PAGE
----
Deferred Poetry

Part 8: Deferred Poetry

This continues the introduction started here. You can find an index to the entire series here.

Client 4.0

Now that we have know something about deferreds, we can rewrite our Twisted poetry client to use them. You can find client 4.0 in twisted-client-4/

Our get_poetry function no longer needs callback or errback arguments. Instead, it returns a new deferred to which the user may attach callbacks and errbacks as needed.

def get_poetry(host, port):
    Download a poem from the given host and port. This function
    returns a Deferred which will be fired with the complete text of
    the poem or a Failure if the poem could not be downloaded.
    d = defer.Deferred()
    from twisted.internet import reactor
    factory = PoetryClientFactory(d)
    reactor.connectTCP(host, port, factory)
    return d

Our factory object is initialized with a deferred instead of a callback/errback pair. Once we have the poem, or we find out we couldn’t connect to the server, the deferred is fired with either a poem or a failure:

class PoetryClientFactory(ClientFactory):

    protocol = PoetryProtocol

    def __init__(self, deferred):
        self.deferred = deferred

    def poem_finished(self, poem):
        if self.deferred is not None:
            d, self.deferred = self.deferred, None

    def clientConnectionFailed(self, connector, reason):
        if self.deferred is not None:
            d, self.deferred = self.deferred, None

Notice the way we release our reference to the deferred after it is fired. This is a pattern found in several places in the Twisted source code and helps to ensure we do not fire the same deferred twice. It makes life a little easier for the Python garbage collector, too.

Once again, there is no need to change the PoetryProtocol, it’s just fine as is. All that remains is to update the poetry_main function:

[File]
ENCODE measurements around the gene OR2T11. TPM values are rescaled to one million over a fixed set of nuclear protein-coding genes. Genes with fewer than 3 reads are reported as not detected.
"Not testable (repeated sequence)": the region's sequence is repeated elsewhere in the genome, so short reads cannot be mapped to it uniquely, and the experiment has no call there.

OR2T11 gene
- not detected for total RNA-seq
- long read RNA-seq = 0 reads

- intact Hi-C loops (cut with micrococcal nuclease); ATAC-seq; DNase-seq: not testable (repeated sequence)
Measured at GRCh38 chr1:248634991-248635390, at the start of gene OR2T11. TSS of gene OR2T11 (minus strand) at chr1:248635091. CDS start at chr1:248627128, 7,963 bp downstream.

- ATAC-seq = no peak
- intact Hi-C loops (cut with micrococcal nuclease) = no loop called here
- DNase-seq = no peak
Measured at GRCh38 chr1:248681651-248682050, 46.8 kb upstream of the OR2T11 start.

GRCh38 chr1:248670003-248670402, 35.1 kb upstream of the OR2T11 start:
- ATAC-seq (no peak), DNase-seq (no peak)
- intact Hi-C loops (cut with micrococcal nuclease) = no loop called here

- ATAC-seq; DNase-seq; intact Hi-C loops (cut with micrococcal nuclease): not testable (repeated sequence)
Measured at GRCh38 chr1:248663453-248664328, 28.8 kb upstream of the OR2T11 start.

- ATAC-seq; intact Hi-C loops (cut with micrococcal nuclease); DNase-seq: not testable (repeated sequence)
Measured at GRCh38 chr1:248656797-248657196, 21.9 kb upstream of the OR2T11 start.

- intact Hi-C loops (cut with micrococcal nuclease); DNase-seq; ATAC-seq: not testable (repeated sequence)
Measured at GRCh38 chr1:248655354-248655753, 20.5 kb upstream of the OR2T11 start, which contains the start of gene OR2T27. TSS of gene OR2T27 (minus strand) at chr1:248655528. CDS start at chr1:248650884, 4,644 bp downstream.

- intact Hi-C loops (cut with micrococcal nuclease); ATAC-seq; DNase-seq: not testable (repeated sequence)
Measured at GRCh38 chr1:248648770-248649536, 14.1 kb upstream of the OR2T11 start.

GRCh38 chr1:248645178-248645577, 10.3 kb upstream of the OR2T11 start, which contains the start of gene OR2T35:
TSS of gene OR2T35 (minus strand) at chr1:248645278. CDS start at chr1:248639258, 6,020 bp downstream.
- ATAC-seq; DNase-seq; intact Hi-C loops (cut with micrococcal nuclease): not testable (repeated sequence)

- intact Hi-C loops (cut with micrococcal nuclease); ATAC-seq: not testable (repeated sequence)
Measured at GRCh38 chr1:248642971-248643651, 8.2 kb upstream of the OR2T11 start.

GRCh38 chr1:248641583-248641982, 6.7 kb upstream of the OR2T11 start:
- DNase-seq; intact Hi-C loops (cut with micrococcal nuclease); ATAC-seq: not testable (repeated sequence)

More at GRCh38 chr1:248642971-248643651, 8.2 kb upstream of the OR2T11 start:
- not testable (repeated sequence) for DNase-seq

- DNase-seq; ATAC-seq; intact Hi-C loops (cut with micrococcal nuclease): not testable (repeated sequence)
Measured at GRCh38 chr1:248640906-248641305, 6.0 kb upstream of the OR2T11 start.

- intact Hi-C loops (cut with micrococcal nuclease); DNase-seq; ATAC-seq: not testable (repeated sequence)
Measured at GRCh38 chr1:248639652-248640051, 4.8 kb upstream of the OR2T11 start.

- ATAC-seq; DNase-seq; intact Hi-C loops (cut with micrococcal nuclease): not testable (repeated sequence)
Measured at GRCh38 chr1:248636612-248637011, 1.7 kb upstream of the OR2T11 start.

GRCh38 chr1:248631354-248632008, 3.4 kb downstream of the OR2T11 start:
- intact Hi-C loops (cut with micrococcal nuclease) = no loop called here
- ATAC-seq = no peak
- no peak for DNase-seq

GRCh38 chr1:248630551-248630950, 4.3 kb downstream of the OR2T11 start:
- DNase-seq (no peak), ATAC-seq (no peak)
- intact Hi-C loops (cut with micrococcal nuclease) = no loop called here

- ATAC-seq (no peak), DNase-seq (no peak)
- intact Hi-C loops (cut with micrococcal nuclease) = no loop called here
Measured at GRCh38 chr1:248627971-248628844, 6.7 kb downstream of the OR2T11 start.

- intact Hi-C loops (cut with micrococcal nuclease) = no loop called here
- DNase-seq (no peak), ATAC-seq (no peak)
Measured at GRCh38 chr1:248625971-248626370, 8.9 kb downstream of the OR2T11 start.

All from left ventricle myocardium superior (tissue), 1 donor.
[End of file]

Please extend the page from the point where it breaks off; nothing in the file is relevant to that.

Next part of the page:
def poetry_main():
    addresses = parse_args()

    from twisted.internet import reactor

    poems = []
    errors = []

    def got_poem(poem):

    def poem_failed(err):
        print >>sys.stderr, 'Poem failed:', err

    def poem_done(_):
        if len(poems) + len(errors) == len(addresses):

    for address in addresses:
        host, port = address
        d = get_poetry(host, port)
        d.addCallbacks(got_poem, poem_failed)

    for poem in poems:
        print poem

Notice how we take advantage of the chaining capabilities of the deferred to refactor the poem_done invocation out of our primary callback and errback.

Because deferreds are used so much in Twisted code, it’s common practice to use the single-letter local variable d to hold the deferred you are currently working on. For longer term storage, like object attributes, the name “deferred” is often used.


With our new client the asynchronous version of get_poetry accepts the same information as our synchronous version, just the address of the poetry server. The synchronous version returns a poem, while the asynchronous version returns a deferred. Returning a deferred is typical of the asynchronous APIs in Twisted and programs written with Twisted, and this points to another way of conceptualizing deferreds:

A Deferred object represents an “asynchronous result” or a “result that has not yet come”.

We can contrast these two styles of programming in Figure 13:

Figure 13: sync versus async
Figure 13: sync versus async

By returning a deferred, an asynchronous API is giving this message to the user: